Please excuse the delay in counting down the days to kickoff. With the somber mood as we mourn the loss of the Brambletts, I did not feel it appropriate to continue to look forward to this fall. Besides, I couldn’t stomach writing anything Auburn-related the last few days. If you’ll allow me to speak from the heart, however, I’d just like to say that despite another dark day among several these last few months in the Auburn community, the outpouring of love and support for the Bramblett family and friends has been awe-inspiring. I never had the good fortune of meeting Rod or Paula aside from a quick War Eagle after a game in the student section, but the couple left their mark on Auburn, and it has shown. Godspeed and War Eagle.
Sunday would have been 97 days until kickoff, so let’s continue our march down the list of top Auburn recruits with one of the most hyped backup quarterbacks of all-time.
Auburn was looking for it’s next Cam Newton, and Jeremy Johnson was going to be the guy. That was the sell to Auburn fans, at least, when after a 2011 season that saw essentially no identity at quarterback, Coach Chizik and staff secured the commitment of the Carver senior. During Johnson’s sophomore and junior years combined, he threw for over 5,000 yards and 48 touchdowns, and completed 62% of his passes. Carver’s offense wasn’t showcasing him as a dual-threat quarterback, but with his size and athleticism (he was a standout basketball player, too!), it was just a matter of time until he broke into the SEC.
But, things did not go according to plan. During the downfall of the year-we-must-not-speak, Johnson was having his best year yet. He threw for nearly 3,200 yards and for 31 touchdowns, and added over 700 yards and 9 touchdowns on the ground. He really looked like the next Cam Newton! But for a time, the real question was if Auburn could hang on to him. The standout had commented on Twitter that he was only committed to Coach Chizik and receivers coach Trooper Taylor, and it looked more and more likely every day that those two men would not be on the coaching staff at Auburn going forward.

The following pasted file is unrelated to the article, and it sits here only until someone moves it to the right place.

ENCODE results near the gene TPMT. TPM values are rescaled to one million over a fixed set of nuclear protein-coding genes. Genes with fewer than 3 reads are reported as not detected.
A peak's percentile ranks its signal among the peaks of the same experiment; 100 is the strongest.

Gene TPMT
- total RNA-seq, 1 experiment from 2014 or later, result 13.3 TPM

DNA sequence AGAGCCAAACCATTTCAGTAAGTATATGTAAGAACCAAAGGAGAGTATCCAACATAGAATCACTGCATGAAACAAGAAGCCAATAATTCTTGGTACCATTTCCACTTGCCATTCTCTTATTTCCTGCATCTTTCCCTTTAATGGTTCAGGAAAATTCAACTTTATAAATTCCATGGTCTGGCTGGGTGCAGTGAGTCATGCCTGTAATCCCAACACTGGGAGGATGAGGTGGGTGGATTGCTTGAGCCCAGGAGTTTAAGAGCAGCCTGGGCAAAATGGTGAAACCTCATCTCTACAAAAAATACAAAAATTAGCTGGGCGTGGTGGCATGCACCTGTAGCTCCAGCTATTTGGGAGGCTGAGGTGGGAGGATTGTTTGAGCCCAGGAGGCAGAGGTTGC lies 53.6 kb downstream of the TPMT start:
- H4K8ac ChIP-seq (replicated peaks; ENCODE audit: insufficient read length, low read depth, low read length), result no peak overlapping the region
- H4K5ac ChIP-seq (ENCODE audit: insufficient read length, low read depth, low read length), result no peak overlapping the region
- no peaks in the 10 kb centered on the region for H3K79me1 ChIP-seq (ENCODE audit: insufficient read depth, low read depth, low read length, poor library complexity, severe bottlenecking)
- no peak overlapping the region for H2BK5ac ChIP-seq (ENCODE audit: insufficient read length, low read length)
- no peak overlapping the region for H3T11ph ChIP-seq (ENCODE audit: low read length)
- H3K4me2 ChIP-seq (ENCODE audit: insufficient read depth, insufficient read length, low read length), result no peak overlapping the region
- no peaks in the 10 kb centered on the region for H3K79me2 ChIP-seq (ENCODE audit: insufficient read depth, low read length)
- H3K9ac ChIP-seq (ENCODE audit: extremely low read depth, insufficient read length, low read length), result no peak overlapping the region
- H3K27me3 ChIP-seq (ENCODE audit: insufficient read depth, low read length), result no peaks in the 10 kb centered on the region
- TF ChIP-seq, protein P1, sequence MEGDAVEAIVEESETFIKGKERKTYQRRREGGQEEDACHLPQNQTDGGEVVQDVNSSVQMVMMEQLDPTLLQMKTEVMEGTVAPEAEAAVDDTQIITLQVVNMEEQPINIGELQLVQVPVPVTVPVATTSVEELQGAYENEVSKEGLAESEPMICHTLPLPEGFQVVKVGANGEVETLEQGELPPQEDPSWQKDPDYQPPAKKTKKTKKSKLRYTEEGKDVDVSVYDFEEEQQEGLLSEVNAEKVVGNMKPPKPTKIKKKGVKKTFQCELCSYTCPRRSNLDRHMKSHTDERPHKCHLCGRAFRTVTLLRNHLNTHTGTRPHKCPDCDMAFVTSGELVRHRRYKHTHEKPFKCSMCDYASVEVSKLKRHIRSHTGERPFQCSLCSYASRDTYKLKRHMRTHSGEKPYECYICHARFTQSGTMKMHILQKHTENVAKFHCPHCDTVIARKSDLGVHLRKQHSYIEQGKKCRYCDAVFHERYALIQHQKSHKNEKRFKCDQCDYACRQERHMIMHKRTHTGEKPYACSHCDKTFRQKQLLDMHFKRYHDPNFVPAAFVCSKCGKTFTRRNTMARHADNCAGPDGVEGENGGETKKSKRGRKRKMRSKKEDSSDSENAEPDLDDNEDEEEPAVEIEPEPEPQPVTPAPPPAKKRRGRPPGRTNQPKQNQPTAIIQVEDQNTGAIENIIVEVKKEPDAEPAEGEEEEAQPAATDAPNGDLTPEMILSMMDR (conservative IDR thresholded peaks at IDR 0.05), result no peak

Ultimately, the coaching staff was axed after the 2012 Iron Bowl. Despite his previous warnings, however, he never decommitted from Auburn, and signed with the Tigers on signing day with Malzahn and co.
The previous season was a disaster, and a statement needed to be made at quarterback. Malzahn opened up the job to a four-man competition, hoping someone would stand out and take the job. Would it be one of the incumbents from 2012, Kiehl Fraizer or Jonathan Wallace? Possibly JUCO transfer and former UGA corner Nick Marshall? Or, as most fans were hoping for, would freshman Jeremy Johnson step up and show the world what he could do?
I will admit I was in the camp of Jeremy Johnson winning the job in 2013, based solely on my uninformed opinion as an 18 year old. Maybe I bought into the “next Cam Newton” talk that seemed everywhere, maybe I was just ready for a hard reboot of the Auburn offense. Nevertheless, it was Nick Marshall who ended up winning the job - and I think that worked out okay.
Johnson would carve out his role as the clear backup and heir to the quarterback throne in Auburn the next two years. As a freshman, he started a game against WCU and played most of another game against FAU after Marshall had a lingering shoulder injury. Regardless of the vastly inferior opponents, Johnson started winning the fanbase over in these games with several beautiful long touchdown passes. In those two games, Johnson was 27-37 with 393 yards, 6 touchdowns and 2 interceptions, as well as 7 rushes for 48 yards. I mean, just look at this pass to Ricardo Louis...